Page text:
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FBI's brave new world

A National Geographic documentary benefits from unparalleled access to the bureau's inner workings.

July 23, 2003|Josh Friedman | Times Staff Writer

This is not your father's FBI.

The seemingly invincible bureau immortalized during J. Edgar Hoover's racket-busting glory days and in the 1960s and '70s TV show "The FBI" starring Ephrem Zimbalist Jr. has long faded into memory. In the wake of the Hoover-era intimidation scandals, the tragedy in Waco, Texas, and the Sept. 11 terrorist attacks, a battle-scarred and controversial bureau has emerged to fight a new kind of enemy.

Benefiting from unparalleled access to the bureau's inner workings, filmmakers Barbara Leibovitz and Jamie Hellman profile FBI Director Robert Mueller and his troops in "The FBI," a National Geographic documentary tonight at 8 on KCET.

The program, narrated by actor Dennis Haysbert, offers a fascinating look at today's G-persons in action, although it has the glossy feel of an authorized work and its one-hour format has limitations. Don't expect a debate about the bureau's wider surveillance operations in the post-Sept. 11 world, for example, or an examination of its efforts to improve coordination with other intelligence agencies.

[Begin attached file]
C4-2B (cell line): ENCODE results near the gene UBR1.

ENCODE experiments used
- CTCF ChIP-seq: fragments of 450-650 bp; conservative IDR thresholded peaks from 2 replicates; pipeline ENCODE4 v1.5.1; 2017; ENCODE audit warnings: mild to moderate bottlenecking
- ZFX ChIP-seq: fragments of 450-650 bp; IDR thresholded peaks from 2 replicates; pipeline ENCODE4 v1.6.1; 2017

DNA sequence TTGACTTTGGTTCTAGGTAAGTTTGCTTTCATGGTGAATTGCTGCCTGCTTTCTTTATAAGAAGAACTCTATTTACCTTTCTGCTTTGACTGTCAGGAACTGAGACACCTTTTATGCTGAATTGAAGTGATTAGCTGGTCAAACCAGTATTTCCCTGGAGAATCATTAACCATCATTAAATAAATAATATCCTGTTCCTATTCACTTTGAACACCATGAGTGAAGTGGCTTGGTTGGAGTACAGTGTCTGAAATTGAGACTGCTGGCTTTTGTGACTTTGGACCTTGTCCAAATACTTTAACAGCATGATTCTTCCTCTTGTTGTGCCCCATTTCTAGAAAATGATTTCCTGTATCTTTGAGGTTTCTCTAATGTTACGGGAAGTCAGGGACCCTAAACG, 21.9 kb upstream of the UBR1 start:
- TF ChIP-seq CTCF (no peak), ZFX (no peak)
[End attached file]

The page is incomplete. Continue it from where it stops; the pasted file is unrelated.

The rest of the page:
Mueller, who was sworn in a week before Sept. 11, must redefine the bureau to meet the challenge of unseen threats -- to make it, as he says, "more predictive."

The special agents trailed in "The FBI" may not be the glamorized heroes of the real or imagined past, but they are dedicated workers adjusting to the new reality with a kind of quiet heroism. We meet a hazardous materials team searching an apartment in the Bronx, N.Y., during the anthrax contamination scare, and a harried agent deploying snipers, undercover cops and uniformed officers to guard the crowd at an Army-Navy football game.

In Turkey, where U.S. law enforcement officials fear terrorists could obtain nuclear materials or other weapons, FBI legal attache Michael Dorris takes part in a tea ritual with police to cultivate a relationship that he hopes will lead to more information sharing.

"I'm not James Bond parachuting out of an airplane, driving boats real fast around the Istanbul harbor," Dorris says. "You have to go and slog it out in the streets, finding one little kernel of information and matching it up with others."

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